1902-3 benz par...
1902-3 benz parsifal bw 1902-3 benz parsifal bw

- 1902-3 Benz Parsifal (BW)

- 1904 Benz Parsifal two-seater

- 1902-3 Benz Parsifal

Hungerford's 1907 Telephone Directory

1 Call Office
2 Adnams J. & Son, Corn merchants, High Street
3 Alexander Bros, Coal, Corn, & Hay Merchants, H/S
4 Alexander T.W., Grocer, High Street
5 Allrights, Universal Stores
6 Astley, H.D.'O.W., Solicitor, Bridge Villa
7 Barker, R.H., M.D., Physician & Surgeon
8 Barnard F. Fishmonger, 17 Market Place
9 Blyth A.W., Templeton
12 Bear Hotel, Posting, Livery Stables
10 Cottrell & Co., Engineers, Eddington Iron Works
11 Gibbons H. & Son,Motor Engineers, Kennet Iron Works
20 Hillsdon H. & Co, Motor Eng'rs, Eddington Iron Wks
18 Hutchins S & Co, Butchers, High Street
19 Platt G., The Priory
13 Police, Police Station
14 Portal E. R., J. P., Eddington House
23 Shepherd E.P., Hungerford Park
15 South Berks Brewery
16 Taylor W.G., Chemist, Bridge Street
17 Walmesley H.J., J. P., Inglewood House
22* Wren G. Ironmonger

When Dr Barker retired in 1910, Dr. James was joined in the partnership by a young doctor from London, Dr. Thomas Gordon Starkey-Smith. Dr Starkey-Smith was born in 1880, and had qualified at St. Thomas' Hospital in London with MD, BS Lond, MRCS, LRCP. Initially he lived in The Laurels in Eddington, and later [by 1920] moved to Manor House.

The practice (at Manor House) became Drs James and Starkey-Smith.

Dr. James was a man with a quiet and retiring nature. Shortly before the first World War (on the last day of 1913 in fact) he retired from the practice, possibly at his wife's wish, as he was only aged about 45 years at the time. Dr. Starkey-Smith was left to carry on the practice single handed again, as it used to be. The James' moved away from Hungerford for a while, and lived at Littlehampton. However, he was soon to return!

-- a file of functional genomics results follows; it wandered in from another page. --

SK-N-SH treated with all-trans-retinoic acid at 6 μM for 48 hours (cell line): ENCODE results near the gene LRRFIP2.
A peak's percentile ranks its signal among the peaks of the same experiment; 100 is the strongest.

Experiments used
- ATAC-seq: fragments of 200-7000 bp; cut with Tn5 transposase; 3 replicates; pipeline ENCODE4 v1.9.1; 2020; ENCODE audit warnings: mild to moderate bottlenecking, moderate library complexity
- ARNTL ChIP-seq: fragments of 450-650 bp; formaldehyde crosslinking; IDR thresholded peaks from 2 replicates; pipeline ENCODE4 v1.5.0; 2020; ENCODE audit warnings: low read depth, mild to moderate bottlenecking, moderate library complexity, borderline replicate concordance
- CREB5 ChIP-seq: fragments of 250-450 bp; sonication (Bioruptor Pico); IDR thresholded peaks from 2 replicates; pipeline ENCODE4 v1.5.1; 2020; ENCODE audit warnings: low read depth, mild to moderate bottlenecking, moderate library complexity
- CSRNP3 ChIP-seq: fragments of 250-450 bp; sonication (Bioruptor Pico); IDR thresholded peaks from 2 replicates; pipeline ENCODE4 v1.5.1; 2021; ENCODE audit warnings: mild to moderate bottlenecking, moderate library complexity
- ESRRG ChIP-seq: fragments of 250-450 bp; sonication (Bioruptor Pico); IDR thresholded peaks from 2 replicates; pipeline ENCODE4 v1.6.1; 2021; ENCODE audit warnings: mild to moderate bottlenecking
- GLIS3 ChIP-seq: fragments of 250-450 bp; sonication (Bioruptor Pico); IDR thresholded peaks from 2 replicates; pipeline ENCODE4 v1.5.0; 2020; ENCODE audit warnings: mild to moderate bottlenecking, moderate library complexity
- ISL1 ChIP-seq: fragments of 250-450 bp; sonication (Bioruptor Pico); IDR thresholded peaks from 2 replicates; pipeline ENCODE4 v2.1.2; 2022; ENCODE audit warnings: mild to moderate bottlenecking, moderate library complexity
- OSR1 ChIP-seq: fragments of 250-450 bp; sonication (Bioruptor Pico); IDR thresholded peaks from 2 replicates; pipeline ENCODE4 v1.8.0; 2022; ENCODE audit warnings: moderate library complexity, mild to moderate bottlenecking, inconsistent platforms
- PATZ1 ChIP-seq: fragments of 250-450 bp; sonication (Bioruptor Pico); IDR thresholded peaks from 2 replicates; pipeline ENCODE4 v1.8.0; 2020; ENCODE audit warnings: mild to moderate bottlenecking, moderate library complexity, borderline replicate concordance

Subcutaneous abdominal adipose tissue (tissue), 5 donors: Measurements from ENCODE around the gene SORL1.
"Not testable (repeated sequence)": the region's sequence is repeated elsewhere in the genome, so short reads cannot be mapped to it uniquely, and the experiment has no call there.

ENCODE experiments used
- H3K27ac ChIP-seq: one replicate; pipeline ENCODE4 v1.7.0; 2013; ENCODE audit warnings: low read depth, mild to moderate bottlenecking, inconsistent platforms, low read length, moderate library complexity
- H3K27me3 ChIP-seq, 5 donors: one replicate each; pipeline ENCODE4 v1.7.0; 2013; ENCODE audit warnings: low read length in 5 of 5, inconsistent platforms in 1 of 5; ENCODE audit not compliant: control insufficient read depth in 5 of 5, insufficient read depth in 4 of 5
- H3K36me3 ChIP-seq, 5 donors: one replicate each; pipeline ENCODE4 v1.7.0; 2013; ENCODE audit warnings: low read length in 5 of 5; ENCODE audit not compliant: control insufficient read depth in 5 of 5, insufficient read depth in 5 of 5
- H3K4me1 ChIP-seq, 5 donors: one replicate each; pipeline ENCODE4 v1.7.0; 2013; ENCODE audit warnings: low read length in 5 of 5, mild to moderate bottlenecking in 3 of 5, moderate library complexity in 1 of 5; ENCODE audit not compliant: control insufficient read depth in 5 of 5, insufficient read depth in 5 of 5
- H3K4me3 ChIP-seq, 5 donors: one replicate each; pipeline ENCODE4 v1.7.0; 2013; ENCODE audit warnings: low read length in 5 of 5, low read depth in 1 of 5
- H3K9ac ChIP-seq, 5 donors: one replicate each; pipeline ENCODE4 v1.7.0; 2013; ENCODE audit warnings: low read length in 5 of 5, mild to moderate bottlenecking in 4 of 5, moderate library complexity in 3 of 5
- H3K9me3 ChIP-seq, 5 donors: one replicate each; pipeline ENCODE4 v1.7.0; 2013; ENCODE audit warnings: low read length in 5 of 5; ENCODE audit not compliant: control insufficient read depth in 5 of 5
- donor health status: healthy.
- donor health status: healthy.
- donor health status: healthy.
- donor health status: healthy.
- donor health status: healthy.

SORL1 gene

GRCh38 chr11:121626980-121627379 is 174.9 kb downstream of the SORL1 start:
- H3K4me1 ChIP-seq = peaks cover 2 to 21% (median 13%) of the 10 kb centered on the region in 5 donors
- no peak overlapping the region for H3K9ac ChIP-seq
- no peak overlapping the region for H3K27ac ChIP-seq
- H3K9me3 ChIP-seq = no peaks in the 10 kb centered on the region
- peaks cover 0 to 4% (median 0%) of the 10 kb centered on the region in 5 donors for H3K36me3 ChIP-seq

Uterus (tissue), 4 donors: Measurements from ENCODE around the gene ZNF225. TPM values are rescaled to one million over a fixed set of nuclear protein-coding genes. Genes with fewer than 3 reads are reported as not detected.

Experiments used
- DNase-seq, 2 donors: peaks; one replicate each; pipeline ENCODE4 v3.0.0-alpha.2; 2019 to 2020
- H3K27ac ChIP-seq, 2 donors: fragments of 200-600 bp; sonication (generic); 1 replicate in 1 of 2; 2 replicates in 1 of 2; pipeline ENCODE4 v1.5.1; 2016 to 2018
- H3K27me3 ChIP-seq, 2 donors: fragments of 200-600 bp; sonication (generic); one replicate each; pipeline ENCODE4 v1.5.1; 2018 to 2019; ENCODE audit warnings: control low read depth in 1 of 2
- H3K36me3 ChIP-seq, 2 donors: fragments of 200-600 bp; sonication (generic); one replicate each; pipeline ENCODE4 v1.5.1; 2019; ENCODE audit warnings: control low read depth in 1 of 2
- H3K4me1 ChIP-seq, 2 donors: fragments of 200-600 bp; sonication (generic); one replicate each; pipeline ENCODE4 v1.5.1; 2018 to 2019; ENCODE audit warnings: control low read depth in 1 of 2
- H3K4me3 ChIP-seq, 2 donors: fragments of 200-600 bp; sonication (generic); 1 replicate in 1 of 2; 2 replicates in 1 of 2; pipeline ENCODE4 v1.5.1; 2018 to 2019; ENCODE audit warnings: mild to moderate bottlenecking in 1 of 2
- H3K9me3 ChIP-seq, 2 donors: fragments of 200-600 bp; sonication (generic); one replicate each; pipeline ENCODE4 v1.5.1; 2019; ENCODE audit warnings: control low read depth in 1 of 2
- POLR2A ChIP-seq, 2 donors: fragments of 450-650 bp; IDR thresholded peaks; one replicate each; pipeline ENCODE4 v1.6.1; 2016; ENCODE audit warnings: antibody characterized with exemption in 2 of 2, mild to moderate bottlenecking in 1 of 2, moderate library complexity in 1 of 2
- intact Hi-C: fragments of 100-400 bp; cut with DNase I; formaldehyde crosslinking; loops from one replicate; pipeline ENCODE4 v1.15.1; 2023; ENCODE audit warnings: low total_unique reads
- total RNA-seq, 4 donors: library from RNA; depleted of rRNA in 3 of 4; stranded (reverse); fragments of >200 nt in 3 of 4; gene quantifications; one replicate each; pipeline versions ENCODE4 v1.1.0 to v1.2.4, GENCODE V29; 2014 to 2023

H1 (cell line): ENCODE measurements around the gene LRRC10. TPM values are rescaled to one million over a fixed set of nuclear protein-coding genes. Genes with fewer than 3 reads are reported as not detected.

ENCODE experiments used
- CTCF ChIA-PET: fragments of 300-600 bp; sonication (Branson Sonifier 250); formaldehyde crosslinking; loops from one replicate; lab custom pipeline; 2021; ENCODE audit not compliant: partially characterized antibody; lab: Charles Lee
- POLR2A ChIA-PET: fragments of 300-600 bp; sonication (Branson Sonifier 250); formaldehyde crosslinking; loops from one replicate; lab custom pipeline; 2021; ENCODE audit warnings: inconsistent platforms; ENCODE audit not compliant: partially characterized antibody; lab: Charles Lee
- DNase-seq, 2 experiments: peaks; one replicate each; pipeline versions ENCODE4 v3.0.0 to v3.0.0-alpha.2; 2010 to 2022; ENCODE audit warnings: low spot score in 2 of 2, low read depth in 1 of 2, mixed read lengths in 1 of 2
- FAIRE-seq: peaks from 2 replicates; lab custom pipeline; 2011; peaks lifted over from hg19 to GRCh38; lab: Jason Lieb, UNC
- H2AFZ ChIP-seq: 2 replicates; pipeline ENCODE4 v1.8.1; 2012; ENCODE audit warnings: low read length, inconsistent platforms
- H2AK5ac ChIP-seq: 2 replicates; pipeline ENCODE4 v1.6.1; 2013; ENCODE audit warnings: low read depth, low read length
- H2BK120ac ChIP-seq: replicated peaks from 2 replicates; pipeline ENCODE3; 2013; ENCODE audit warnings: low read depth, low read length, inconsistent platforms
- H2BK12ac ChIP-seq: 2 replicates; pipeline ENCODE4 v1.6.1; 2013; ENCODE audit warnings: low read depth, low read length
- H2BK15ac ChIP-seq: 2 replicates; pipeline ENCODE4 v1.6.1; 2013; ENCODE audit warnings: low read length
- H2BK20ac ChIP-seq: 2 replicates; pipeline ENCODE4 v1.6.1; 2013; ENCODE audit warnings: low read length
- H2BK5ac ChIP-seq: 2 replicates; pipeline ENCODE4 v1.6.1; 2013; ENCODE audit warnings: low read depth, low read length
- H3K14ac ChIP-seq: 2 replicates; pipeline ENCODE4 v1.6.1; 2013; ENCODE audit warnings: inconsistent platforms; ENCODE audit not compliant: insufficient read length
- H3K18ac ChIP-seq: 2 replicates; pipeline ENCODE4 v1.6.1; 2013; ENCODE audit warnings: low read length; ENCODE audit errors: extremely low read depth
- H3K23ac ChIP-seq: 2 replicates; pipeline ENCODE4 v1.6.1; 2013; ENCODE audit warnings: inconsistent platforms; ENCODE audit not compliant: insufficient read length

We now return to the other family practice, run by Dr. Harry Pike Major, who had lived and practised in 107 High Street since 1861. He retired in 1903, and although he did not pass the practice on to any of his sons, he did manage to hand it on to a distant relative. In fact, the practice was bought by Dr. Walter Dickson, whose brother-in-law (a Mr. Cookson) had married one of Dr. Major's daughters. No doubt this entitled him to a special consideration when it came to buying the practice!

Walter Dickson had qualified in Medicine at Edinburgh with MB, CM (Edin). He took up residence and created a surgery in Faringdon House, 128 High Street, which he rented from Mr. Astley, and lived there with his wife, but they had no children. He was a tall bald-headed man, who is said to have run an "exclusive practice". Another story has it that he drove a funny little car of undisclosed make, at about 5mph!

As soon as he came to Hungerford (1903 Kelly Directory) he was appointed Medical Officer, and Public Vaccinator to the district. He was well liked as a doctor, but he never lost his strong Scottish accent. It always caused amusement when asked if the patients could have anything to eat, the invariable reply would be "A wee drop of Scotch broth would be a good thing"!

This brings our story up to the beginning of the First World War, then, with Dr. Starkey-Smith at Manor House, and Dr. Dickson only seven doors down the street at Faringdon House.

See also:

Medicine in Hungerford:

- The Early Days - from the 13th century

- The Start of Organised Medicine - from 1550 to c1830

- The 19th Century and Medical Nepotism

- The Early 1900s

- District Nursing

- The First World War

- Between the Wars

- The Second World War

- The Coming of the N.H.S.

- The 1950s

- The Healthcare Team

- Local Hospitals (including more distant ones used by Hungerford residents)